"New #shipbuilding orders ⬆️3.4% YoY in 1H, =67.5% of global mkt share"
LETS LOOK CLOSER
1) Since when does world compile stats this quickly?
2) #China has 67% of orders but 37% of shipbuilding vol?
— China Beige Book (@ChinaBeigeBook) July 21, 2020
China’s shipbuilding industry maintained its leading position globally in the first half of the year (H1) as it held sway in three key aspects, the Ministry of Industry and Information Technology has said. The completion volume of shipbuilding in China, dropping by 10.6 percent year on year to 17.58 million deadweight tonnes (dwt) in H1, accounted for 37.2 percent of the global market share. New shipbuilding orders, up by 3.4 percent from last year to reach 12.47 million dwt in H1, took up 67.5 percent of the market share worldwide. The volume of holding orders, down by 6.3 percent year on year to 76.54 million dwt in H1, accounted for 48.2 percent of the global market share.
Britain and the European Union will fail to sign a post-Brexit trade deal, with only a few days left before Prime Minister Boris Johnson’s July deadline, The Telegraph reported. The UK government’s assumption is that there will not be a deal, though it remains possible that a “basic” agreement could be reached if the EU gives ground in the autumn, the newspaper said, citing government sources. The government expects it will trade with Europe on World Trade Organisation terms when the transition period ends, the report added.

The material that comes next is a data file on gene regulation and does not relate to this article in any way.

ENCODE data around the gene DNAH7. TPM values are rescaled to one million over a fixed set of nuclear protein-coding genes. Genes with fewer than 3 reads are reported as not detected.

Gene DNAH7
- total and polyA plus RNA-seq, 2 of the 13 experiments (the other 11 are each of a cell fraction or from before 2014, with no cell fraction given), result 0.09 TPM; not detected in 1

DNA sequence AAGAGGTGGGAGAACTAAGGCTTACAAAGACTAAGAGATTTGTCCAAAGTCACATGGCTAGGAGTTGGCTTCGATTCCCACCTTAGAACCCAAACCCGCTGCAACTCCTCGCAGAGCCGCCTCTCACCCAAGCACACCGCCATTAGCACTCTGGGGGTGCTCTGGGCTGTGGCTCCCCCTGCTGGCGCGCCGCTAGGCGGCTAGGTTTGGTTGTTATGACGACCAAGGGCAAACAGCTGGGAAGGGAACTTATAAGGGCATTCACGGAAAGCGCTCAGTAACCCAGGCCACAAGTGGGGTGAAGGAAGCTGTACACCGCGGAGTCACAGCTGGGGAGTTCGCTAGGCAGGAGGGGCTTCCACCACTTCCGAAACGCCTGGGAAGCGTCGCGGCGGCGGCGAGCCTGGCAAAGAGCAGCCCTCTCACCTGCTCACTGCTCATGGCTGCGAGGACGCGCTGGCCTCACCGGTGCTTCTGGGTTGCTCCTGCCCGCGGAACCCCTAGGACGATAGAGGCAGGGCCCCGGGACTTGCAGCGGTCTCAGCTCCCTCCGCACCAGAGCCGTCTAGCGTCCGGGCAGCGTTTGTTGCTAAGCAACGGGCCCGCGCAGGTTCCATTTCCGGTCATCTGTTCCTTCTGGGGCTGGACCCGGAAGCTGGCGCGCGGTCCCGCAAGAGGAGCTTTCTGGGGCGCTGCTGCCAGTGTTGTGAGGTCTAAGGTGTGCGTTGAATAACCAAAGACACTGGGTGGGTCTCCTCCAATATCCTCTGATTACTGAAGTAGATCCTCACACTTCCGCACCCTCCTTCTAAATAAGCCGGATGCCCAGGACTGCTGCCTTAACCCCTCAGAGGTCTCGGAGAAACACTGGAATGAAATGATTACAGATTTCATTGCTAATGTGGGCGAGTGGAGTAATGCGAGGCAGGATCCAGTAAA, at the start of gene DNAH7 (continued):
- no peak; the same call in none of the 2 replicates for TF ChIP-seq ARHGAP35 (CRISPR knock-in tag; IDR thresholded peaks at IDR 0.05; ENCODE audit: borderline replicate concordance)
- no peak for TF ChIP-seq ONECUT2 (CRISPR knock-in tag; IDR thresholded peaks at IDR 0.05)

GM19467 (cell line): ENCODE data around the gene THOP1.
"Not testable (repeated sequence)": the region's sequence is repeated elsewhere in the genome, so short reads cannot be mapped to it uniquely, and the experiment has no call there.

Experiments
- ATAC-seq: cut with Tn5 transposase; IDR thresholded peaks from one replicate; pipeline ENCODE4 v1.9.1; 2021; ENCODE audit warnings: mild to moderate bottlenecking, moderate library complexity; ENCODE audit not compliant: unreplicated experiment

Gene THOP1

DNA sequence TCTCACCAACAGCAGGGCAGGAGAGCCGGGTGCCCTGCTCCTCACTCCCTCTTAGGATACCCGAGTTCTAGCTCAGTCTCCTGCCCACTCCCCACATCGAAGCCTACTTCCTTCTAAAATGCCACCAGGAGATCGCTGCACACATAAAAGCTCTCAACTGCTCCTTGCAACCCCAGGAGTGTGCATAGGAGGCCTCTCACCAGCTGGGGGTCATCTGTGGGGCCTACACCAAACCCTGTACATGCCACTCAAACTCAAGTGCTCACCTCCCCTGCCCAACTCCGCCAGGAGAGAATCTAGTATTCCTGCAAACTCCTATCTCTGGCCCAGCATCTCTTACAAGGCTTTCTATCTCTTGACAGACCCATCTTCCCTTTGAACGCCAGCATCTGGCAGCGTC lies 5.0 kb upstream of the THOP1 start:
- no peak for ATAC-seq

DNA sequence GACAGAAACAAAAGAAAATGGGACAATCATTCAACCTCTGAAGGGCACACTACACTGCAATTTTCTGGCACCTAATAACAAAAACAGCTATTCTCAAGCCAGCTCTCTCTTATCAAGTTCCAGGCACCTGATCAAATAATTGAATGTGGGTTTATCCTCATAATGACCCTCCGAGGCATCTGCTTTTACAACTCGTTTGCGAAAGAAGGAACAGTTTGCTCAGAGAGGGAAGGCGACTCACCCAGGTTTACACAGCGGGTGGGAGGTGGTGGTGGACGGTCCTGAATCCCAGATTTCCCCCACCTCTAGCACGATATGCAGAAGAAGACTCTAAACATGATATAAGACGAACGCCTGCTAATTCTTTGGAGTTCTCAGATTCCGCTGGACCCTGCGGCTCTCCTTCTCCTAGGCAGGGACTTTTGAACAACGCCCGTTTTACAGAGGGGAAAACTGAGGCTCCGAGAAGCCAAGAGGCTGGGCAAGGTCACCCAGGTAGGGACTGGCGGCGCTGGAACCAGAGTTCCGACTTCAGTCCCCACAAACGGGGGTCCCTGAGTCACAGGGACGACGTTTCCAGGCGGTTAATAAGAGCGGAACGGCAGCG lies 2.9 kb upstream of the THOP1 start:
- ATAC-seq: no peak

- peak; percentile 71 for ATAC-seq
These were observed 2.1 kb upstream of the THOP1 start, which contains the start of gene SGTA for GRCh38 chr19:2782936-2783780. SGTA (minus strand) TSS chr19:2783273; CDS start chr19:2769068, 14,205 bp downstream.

Britain left the EU on Jan. 31 and its relationship with the bloc is now governed by a transition arrangement that keeps previous rules in place while the two sides negotiate new terms. Negotiators remain deadlocked on fishing rights, the deal’s governance, the European Court of Justice’s role and so-called level playing field guarantees, the newspaper reported. Britain is pursuing trade deals with other countries and setting up its own sanctions regime, and has previously insisted it should not have to sign up to the bloc’s standards.
Double the price? Triple?
International airlines flying into Australia are having to bump passengers, often with little notice, in order to meet strict daily passenger caps set for airports still accepting flights from overseas. The passenger limits introduced to alleviate pressure on quarantine facilities in Australia have meant airports like Brisbane can only accept 70 passengers per day, while services bringing Australians back to Sydney are limited to as few as 30 travellers per flight. While the passenger caps have seen a surge in the cost of airfares into Australia – the cost of a one-way flight from Doha to Sydney on Qatar Airways is $3,729 in economy, a class of seat booked out until 9 August – some economy travellers who are concerned they will be bumped due to their cheaper seats are upgrading to business class tickets.